Though it's entirely possible to can and pickle all year round, the summer months are prime time for squirreling away a bounty of pickled cucumbers, beans, peas and eggplant. Investing a little time in preserving during the summer months means you get to eat garlic scapes in January and bright, garden-ripened tomatoes right around Valentine's Day.
If you're planning tackling a few pickling recipes this summer for your pantry shelves, it's a good idea to do a little bit of planning now. A little strategic thinking means that you won't find yourself up to your elbows in hot pepper and then realize you're out of jars, lids or the necessary vinegar.
If it's been a year since you canned, give all your equipment a once-over. Scrub your processing pot and make sure you can put your hands on your canning rack.
Find your jar lifter, wide mouth funnel, and lid wand. Put them in the same place, so that you don't have to rummage for them every time you do a pickling project.
Check your utensils. Wooden tools should be clean and free of any cracks or mildew. Plastic and silicon tools need to be in good shape and without rips or holes. If you use silicon spatulas where the heads remove from a wooden handle, pull them apart and make sure there's isn't any black mold growing under the head.
Inventory your kitchen towels. Make sure you have a generous stack ready to use when you start to can. They're great for wiping rims, mopping up splashes from the canning pot, and placing under cooling jars.
Sharpen your knives. A well-honed blade makes for much easier work. Pull out your mandoline and see how its edge is doing (they don't last forever). Check your peelers and make sure they are free from rust and ready serve your for another year.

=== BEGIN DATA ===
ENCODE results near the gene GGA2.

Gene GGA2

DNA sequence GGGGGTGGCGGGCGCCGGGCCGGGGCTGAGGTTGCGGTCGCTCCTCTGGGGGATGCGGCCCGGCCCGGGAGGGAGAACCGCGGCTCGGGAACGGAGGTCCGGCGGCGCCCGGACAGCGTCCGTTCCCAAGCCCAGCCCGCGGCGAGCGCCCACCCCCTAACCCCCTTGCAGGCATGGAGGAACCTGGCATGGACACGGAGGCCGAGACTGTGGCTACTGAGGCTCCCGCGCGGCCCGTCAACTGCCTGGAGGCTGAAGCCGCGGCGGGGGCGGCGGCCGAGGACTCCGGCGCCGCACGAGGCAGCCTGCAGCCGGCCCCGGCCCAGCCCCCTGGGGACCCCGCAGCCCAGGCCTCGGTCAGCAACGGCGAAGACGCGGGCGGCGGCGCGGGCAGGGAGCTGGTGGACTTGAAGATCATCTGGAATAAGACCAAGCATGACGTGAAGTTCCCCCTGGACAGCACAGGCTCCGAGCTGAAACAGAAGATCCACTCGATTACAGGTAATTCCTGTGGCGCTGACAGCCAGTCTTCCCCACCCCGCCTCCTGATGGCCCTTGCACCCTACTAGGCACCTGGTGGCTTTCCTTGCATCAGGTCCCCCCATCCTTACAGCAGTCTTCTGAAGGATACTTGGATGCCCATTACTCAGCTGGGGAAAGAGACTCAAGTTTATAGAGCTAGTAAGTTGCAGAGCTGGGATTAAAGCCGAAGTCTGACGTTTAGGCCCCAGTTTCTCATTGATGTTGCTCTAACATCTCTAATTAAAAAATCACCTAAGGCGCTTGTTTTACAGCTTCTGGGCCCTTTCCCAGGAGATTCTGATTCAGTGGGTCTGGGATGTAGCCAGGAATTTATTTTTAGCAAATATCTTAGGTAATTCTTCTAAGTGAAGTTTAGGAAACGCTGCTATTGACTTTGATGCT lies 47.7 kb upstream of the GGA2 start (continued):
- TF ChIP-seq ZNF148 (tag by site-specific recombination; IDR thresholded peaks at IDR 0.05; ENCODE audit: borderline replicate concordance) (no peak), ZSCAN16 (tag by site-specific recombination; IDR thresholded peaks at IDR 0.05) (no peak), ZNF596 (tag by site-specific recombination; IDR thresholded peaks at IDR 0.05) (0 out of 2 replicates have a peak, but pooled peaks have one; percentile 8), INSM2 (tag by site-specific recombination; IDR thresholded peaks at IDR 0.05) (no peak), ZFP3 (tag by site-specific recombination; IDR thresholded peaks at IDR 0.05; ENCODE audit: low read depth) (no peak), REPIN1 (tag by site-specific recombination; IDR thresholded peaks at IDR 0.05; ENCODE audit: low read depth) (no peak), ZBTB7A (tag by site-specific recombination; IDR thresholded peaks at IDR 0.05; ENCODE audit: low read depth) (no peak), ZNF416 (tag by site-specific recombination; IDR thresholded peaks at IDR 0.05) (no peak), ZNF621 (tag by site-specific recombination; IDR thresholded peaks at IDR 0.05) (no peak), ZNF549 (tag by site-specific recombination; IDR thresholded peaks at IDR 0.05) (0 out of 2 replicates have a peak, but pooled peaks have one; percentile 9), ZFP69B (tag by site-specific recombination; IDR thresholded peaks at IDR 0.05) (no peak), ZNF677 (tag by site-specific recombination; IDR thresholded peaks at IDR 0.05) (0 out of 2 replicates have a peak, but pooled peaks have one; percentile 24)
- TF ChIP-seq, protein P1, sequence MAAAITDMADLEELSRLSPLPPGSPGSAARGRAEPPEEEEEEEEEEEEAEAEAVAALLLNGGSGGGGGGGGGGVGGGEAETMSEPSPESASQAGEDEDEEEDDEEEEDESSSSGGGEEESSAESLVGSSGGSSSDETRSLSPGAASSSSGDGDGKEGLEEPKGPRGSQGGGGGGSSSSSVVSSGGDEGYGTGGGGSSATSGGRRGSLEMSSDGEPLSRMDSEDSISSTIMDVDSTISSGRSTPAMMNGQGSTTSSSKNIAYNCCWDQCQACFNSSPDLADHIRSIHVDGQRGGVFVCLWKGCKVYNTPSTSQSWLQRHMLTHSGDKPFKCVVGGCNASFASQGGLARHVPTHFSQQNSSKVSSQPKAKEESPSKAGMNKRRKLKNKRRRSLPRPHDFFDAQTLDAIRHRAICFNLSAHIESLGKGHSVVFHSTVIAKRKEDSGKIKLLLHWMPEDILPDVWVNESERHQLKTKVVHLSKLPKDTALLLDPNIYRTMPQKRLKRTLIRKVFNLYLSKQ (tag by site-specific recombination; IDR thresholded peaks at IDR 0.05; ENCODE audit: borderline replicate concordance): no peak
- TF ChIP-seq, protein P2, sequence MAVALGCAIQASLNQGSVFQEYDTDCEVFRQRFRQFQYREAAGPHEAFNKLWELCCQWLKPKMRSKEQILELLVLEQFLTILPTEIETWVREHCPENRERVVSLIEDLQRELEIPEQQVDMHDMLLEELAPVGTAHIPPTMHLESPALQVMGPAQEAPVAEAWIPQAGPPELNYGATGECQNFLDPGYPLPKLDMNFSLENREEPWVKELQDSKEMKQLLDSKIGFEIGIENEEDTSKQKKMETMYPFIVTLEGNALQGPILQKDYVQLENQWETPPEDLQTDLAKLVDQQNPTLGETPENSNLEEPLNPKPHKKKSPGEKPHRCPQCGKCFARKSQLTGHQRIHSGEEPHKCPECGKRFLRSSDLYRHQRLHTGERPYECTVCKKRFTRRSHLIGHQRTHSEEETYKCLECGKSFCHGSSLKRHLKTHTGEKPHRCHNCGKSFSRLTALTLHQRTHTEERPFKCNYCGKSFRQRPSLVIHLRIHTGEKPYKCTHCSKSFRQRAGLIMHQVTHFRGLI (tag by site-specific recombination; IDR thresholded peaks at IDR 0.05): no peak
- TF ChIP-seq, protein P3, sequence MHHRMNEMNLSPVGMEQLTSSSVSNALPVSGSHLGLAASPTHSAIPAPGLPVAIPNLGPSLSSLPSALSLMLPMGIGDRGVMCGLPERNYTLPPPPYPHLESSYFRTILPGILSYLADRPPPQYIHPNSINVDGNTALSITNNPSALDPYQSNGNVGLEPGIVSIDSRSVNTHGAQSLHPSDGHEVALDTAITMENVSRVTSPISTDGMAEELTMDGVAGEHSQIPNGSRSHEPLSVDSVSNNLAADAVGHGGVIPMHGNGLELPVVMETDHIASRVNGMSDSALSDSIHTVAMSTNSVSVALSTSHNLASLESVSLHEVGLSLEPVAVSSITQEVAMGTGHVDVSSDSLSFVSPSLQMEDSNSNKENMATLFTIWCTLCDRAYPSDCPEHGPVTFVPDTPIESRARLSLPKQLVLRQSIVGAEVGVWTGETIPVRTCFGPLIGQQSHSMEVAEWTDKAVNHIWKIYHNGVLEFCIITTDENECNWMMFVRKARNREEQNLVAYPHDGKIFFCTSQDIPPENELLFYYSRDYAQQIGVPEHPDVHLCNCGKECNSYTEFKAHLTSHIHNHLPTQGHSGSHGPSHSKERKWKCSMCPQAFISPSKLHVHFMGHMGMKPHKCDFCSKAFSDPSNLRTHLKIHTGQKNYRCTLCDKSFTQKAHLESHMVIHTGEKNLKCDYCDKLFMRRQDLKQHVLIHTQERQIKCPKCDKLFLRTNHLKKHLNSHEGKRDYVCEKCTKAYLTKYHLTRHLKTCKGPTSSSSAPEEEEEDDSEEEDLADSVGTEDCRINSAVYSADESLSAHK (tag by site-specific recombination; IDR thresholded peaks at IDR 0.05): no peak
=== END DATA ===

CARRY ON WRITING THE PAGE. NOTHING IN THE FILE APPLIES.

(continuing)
Take stock of your jars. If you're using older jars, check the rims to ensure they don't have any chips or dings. Head for a grocery or hardware store to get new lids and a few more cases of jars if you think it will be necessary.
Vinegars: Stock up on several varieties of vinegar. I like to have a gallon of apple cider, white distilled, and red wine on hand at all times. When shopping, make sure that they're 5% acidity vinegars; that's the formulation that nearly all pickling recipes are based on.
Salt: Most pickles require the inclusion of salt in the brine. It's best to use pickling salt or a finely milled sea salt as they don't include any chemicals that can discolor your pickles and measure the same.
Spices: If you use a pre-blended pickling spice (no shame in that!) make sure you have enough to get you through the season. Also check on levels of dill seed, black peppercorns, red chili flakes, cinnamon sticks, bay leave and star anise.
A hour or so taking inventory and a good shopping list will do wonders in making this year's high pickle season a successful one in your kitchen!
About the author: Marisa McClellan is a food writer, canning teacher, and dedicated pickler who lives in Center City Philadelphia. Find more of her jams, pickles and preserves (all cooked up in her 80-square-foot kitchen) at her blog, Food in Jars. Her first book, also called Food in Jars, is now available.